Lex Urban has extensive experience leading domestic and cross-border internal investigations for global corporations, financial institutions and boards of directors in connection with potential violations of the Foreign Corrupt Practices Act, the Bank Secrecy Act and securities laws/regulations. These representations have included conducting interviews of senior level executives, board members, and directors; and frequently communicating with and advocating before the DOJ and SEC in the context of voluntary disclosures and responses to formal inquiries and subpoenas. Lex’s global practice has included a broad range of alleged and suspected misconduct around the world, including in Europe, Asia, Africa, Australia, as well as within the United States. Additionally, Lex regularly represents corporate-level executives in white collar matters before the SEC, DOJ and other government agencies.
Lex is skilled in conducting compliance program reviews and risk assessments and has regularly counselled clients regarding developing and implementing policies and procedures designed to prevent and detect potential violations of law. These compliance programs have involved wide-ranging legal and regulatory matters, including anticorruption programs and compliance with Sarbanes-Oxley and AML regulations.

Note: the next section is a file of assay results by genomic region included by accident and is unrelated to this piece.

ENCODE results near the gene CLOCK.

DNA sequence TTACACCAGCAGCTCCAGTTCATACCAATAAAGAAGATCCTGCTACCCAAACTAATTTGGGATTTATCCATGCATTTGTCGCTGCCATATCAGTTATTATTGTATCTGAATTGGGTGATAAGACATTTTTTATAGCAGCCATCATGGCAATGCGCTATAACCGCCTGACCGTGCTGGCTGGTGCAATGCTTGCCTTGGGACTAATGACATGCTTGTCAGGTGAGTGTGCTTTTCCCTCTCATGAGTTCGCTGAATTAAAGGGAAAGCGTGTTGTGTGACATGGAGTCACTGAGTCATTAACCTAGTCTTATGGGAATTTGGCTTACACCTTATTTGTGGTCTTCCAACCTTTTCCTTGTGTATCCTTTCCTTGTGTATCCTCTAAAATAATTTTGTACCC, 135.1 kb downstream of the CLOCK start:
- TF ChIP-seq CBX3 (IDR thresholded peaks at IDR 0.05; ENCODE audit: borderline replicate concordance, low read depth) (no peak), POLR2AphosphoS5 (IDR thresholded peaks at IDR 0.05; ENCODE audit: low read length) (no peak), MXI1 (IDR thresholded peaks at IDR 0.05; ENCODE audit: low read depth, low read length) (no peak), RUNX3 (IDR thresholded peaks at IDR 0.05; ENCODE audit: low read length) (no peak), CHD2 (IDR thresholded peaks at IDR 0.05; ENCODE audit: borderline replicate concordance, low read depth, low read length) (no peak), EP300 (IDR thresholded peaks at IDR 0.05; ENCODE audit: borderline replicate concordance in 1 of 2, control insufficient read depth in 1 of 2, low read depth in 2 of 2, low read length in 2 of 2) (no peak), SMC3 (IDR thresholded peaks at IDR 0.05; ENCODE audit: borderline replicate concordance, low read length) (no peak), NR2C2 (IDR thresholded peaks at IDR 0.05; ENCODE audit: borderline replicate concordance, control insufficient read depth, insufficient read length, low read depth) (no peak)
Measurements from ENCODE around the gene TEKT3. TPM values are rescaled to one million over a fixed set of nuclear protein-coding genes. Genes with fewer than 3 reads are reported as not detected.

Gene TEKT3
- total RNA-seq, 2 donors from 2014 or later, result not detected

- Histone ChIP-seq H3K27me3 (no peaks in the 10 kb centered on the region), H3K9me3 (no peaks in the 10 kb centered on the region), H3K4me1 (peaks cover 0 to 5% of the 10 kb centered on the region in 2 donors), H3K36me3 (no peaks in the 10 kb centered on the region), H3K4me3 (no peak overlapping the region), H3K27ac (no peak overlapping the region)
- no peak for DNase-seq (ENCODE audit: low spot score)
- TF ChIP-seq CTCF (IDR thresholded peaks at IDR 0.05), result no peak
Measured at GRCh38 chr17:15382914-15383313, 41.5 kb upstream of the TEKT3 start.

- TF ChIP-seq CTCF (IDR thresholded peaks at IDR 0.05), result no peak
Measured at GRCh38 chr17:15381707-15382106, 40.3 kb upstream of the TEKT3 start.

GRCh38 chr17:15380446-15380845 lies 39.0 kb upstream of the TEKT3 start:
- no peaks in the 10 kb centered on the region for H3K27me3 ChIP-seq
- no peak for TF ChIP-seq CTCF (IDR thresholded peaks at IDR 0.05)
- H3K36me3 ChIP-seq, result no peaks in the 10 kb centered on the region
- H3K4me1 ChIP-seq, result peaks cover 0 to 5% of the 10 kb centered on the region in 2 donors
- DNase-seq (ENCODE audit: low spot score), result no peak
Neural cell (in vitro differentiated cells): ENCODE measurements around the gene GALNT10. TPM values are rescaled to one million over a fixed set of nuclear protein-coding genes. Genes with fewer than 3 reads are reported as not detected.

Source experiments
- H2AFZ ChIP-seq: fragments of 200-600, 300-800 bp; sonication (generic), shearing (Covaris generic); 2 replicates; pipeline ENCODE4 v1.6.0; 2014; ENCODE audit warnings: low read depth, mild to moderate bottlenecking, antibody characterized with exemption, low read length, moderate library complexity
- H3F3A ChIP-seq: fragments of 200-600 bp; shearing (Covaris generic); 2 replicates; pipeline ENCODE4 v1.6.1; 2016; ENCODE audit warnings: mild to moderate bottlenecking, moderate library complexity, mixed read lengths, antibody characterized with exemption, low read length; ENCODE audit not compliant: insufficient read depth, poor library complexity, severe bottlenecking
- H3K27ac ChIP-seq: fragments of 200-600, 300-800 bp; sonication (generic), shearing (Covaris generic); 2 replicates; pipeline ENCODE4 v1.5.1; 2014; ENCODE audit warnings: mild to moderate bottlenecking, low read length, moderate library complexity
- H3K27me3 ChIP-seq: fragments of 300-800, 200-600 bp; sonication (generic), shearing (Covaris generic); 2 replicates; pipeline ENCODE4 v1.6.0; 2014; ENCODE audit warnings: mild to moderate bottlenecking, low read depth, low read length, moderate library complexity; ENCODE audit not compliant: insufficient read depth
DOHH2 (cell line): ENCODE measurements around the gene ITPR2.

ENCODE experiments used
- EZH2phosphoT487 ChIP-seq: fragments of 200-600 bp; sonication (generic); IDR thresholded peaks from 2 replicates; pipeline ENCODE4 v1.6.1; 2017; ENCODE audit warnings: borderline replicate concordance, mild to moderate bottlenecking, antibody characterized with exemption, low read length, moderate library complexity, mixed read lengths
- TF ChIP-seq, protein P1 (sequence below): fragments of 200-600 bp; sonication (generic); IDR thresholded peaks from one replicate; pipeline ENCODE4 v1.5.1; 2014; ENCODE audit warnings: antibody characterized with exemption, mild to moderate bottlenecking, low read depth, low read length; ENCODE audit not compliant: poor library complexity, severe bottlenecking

Lex participates in the firm’s pro bono program and received an Outstanding Achievement Award from the Washington Lawyers' Committee for Civil Rights and Urban Affairs for his work in the field of DC Prisoners' Rights. Lex also helped draft a successful amicus curiae brief to the Supreme Court of the United States in Yates v. United States (construing Sarbanes-Oxley’s criminal provision for document destruction, 18 U.S.C. § 1519).
Lex received B.S. degrees in both Math and Psychology from Williams College and a J.D., magna cum laude, from Catholic University – Columbus School of Law. Prior to attending law school, Lex devoted a year to full-time community service, civic engagement, and community outreach as a math/reading tutor in Washington, DC public schools through Americorps' “City Year” program. He is admitted to practice in the District of Columbia and Maryland, as well as before the U.S. District Court of the District of Columbia.